History of Hwa Rang Kwan
Hwa Rang Kwan is the oldest Korean martial arts center on the west coast. It began in May 1965 when Reverend Chung Ryul Song gave the name “Hwa Rang Kwan” to a Korean youth group in San Francisco, California.
At the same time, the young master Dong Kie Shin opened a Hwa Rang Kwan dojang (martial arts studio) in the Miahdong district of Seoul, South Korea.
History of Supreme Grandmaster Shin
In 1971, young Master Shin arrived in San Francisco, and continued his training and teaching in the San Francisco Bay Area.
In 1996, the Hwa Rang Kwan headquaters was relocated to Redwood City, California, and is now located at its current location in San Carlos, California. Hwa Rang Kwan now has over fifty Hwa Rang Kwan branch dojangs in the world.
Grandmaster Shin has spent over fifty years studying martial arts. He is one of the very few who have achieved the highest rank in both Taekwondo (World Taekwondo Federation – Kukkiwon, 9th Dan) and Hapkido (World Hapkido Federation, 9th Dan).
As a combat and self-defense instructor, Grandmaster Shin was responsible for training the renowned Korean Tiger Division, the Green Beret, the Jungle Ranger School in Vietnam, and has trained the United States Military for tens years. Grandmaster Shin is also an instructor for Standford University and a professor of both Seoul Sports University and United Arts College
Master Wayne Hull studied under Supreme Grand Master Shin in Salt Lake City UT.
In 1976 Wayne Hull started his Martial Arts training under Grand Master Shin. In 1980 Master shin Master Shin moved back to San Francisco and Mr. Hull started his own school at that point. Mr. Hull taught what he knew as TaeKwonDo for 14 years with out any Federation over him. In 1994 Master West from the American Kyukido Federation found Mr. Hull and invited him to join into the Kyukido Federation. There were always differences in technique, but it was close enough to train under and gain rank within the AKF. After some time, when Wayne Hull met and worked out with Master Bong Soo Han, he realized that Kyukido was close to, but not what he really was. He was Hapkido. After years of searching and finally finding his original instructor Master Shin, Mr. Hull reunited with him in 2011. Master Shin welcomed him back to HwaRangKwan and Master Hull realized that Hapkido and HwaRangKwan is what he was and no other style was what he wanted.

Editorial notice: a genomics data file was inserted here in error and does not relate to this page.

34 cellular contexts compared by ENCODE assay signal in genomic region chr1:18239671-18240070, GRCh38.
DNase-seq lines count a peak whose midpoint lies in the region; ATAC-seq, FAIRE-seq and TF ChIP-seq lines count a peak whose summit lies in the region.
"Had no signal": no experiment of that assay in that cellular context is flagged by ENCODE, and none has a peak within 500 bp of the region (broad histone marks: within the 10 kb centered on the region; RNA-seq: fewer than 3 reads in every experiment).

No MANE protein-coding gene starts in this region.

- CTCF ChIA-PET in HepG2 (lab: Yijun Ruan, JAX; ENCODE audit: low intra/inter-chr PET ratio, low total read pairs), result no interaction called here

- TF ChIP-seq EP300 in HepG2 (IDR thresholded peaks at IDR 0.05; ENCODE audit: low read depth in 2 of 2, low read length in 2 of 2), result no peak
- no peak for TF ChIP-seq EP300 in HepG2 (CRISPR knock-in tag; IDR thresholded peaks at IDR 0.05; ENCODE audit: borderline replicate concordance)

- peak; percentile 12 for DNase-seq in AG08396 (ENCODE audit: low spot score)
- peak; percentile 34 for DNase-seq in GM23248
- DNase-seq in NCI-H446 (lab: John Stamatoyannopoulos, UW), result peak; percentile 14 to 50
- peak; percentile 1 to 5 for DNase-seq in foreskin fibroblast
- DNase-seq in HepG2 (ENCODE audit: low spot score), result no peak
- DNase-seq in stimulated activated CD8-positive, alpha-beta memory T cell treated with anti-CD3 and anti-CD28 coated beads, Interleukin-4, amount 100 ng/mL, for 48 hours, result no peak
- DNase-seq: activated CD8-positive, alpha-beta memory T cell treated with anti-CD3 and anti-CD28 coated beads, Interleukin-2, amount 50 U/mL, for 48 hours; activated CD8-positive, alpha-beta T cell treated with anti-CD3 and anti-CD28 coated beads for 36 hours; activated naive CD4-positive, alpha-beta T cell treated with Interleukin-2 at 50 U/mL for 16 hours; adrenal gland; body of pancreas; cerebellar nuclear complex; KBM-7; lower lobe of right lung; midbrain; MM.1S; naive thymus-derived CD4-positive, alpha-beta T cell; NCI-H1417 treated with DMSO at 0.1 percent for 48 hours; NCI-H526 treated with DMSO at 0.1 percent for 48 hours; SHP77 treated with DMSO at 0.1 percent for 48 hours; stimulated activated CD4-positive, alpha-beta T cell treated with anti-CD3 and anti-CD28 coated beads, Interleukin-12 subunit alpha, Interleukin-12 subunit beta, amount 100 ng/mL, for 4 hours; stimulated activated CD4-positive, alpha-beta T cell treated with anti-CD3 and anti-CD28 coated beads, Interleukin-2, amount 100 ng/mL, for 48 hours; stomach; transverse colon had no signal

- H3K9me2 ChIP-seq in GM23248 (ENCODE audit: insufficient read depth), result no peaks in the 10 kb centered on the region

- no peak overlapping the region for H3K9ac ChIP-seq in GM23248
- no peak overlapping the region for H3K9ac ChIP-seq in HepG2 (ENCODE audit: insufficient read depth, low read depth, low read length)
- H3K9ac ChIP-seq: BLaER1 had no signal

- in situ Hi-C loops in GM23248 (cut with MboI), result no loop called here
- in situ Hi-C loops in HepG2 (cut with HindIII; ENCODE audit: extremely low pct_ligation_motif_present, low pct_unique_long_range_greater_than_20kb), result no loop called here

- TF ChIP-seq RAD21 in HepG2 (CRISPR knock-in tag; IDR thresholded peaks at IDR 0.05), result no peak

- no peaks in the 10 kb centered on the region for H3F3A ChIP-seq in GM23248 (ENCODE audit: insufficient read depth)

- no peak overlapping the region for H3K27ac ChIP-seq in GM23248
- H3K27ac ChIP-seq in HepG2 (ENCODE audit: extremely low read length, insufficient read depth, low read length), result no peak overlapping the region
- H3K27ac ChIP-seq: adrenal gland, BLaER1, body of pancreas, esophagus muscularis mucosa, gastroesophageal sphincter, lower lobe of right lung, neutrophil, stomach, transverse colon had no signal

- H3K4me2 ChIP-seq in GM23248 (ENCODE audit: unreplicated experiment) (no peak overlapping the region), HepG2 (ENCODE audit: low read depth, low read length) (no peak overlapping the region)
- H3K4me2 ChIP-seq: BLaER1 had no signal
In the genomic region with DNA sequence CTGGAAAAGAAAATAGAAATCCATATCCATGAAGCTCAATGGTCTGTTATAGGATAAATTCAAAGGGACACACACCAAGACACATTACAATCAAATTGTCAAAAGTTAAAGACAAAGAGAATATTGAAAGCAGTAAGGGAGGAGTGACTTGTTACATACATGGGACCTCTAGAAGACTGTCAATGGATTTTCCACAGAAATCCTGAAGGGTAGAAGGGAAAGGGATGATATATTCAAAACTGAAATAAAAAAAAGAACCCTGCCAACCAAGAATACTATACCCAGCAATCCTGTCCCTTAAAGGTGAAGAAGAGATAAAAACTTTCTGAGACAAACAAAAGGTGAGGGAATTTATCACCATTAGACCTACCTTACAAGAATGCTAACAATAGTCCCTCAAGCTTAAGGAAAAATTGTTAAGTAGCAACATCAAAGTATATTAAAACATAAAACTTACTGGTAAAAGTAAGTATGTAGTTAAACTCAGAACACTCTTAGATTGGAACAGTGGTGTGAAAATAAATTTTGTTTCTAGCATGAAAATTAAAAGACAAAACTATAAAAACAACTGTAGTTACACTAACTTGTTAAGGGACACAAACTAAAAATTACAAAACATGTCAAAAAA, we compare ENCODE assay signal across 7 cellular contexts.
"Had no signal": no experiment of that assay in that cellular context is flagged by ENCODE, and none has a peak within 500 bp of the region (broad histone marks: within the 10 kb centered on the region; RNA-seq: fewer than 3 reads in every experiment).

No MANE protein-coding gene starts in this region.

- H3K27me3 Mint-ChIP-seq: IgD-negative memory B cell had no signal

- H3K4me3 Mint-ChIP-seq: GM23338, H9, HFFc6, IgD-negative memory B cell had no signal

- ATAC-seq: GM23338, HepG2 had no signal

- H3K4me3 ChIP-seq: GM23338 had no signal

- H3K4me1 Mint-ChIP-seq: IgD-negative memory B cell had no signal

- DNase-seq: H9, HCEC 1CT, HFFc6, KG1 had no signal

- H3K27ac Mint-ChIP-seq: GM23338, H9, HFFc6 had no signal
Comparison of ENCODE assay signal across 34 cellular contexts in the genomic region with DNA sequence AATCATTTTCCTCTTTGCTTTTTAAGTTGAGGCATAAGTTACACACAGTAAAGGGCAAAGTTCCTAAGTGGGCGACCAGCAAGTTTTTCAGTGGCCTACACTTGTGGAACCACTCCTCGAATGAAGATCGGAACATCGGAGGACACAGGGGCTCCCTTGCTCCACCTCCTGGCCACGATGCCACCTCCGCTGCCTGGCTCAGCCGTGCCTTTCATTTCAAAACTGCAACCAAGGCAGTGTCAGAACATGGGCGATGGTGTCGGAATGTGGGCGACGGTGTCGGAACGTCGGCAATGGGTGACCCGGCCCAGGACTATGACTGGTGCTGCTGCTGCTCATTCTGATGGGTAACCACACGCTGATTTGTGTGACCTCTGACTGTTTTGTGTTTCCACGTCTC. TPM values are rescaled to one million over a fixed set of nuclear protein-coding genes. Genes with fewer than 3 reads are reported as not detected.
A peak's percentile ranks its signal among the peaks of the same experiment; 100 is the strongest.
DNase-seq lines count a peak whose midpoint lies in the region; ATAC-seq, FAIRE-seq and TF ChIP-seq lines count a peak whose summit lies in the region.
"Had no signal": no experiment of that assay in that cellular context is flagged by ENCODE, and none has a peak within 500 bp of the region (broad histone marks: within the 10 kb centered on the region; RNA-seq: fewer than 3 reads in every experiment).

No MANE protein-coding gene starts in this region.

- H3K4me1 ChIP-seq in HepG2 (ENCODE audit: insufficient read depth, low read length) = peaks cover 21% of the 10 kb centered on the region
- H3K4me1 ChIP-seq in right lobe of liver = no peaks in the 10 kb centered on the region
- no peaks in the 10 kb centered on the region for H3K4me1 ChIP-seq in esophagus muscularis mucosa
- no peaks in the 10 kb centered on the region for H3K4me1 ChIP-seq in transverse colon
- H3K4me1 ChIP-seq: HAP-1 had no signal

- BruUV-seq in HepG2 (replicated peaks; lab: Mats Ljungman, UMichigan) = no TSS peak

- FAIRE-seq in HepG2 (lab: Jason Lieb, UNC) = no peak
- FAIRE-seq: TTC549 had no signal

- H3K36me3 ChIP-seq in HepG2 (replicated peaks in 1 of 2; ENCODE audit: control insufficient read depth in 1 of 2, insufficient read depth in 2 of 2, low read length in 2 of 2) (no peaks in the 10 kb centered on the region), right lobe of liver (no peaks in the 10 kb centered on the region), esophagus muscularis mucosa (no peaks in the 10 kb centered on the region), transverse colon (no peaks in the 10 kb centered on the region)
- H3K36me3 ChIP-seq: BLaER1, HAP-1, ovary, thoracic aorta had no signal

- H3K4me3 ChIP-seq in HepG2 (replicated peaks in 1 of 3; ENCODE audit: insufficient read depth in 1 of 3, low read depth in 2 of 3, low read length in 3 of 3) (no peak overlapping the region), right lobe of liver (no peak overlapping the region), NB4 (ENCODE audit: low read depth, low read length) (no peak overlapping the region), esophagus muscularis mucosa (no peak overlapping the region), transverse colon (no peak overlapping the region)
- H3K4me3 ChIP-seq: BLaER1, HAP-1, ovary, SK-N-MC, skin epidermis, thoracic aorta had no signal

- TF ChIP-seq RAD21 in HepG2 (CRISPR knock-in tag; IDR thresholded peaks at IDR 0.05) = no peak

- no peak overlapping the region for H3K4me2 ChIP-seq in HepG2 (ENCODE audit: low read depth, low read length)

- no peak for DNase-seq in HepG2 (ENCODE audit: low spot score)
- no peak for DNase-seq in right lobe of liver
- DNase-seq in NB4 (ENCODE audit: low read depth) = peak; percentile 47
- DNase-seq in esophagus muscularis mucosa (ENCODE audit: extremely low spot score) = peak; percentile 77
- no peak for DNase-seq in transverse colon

Eric Conley studied under Master Wayne Hull in Salt Lake City UT in 1996. Mr. Conley started in the AKF, after 18 years of gaining rank and teaching Hapkido and Kyukido under the AKF, he too realized that his true art was Hapkido and HwaRangKwan, so in 2015 Mr. Conley made the switch to reunite with Supreme Grand Master Shin and Master Hull.
Mr. Conley’s main goal is to teach practical Self-Defense focusing on Bully Prevention and legal to carry weapons.
Kyuki-Do is a Korean martial art that primarily incorporates elements of Tae Kwon Do, Hapki-Do, Judo, and Jiu-Jitsu. Kyuki-Do was introduced to the United States in 1967 by Grand Master Ok Hyung Kim, the founder of the art. Grand Master Kim went on to found the American Kyuki-Do Federation (Kyuki-Do’s sanctioning body) in 1979.
Kyuki-Do is designed to be practical, versatile, and effective at a variety of different ranges and in a variety of different situations. The Tae Kwon Do – derived kicks and strikes provide excellent power at medium and long range, while the throws, locks, chokes, and joint manipulation of Judo, Hapki-Do, and Jiu-Jitsu allow for effective close range fighting and grappling.
Kyuki-Do is a living, growing martial art that continues to expand and change. In addition to the core elements of Tae Kwon Do, Judo, and Hapki- Do, Kyuki-Do also includes techniques from Jujitsu, Karate, boxing, wrestling, traditional weapons from Okinawa and the Philippines plus many other arts and styles.
Kyuki-Do is more than just an effective system of self defense; it is a martial art that encourages students to realize their own potential, both physically, mentally, and spiritually. Students of Kyuki-Do learn discipline, self-control, patience, persistence, and respect for themselves and others. Students are expected to continually strive to perfect themselves, both in the Dojang, and in every other area of their life.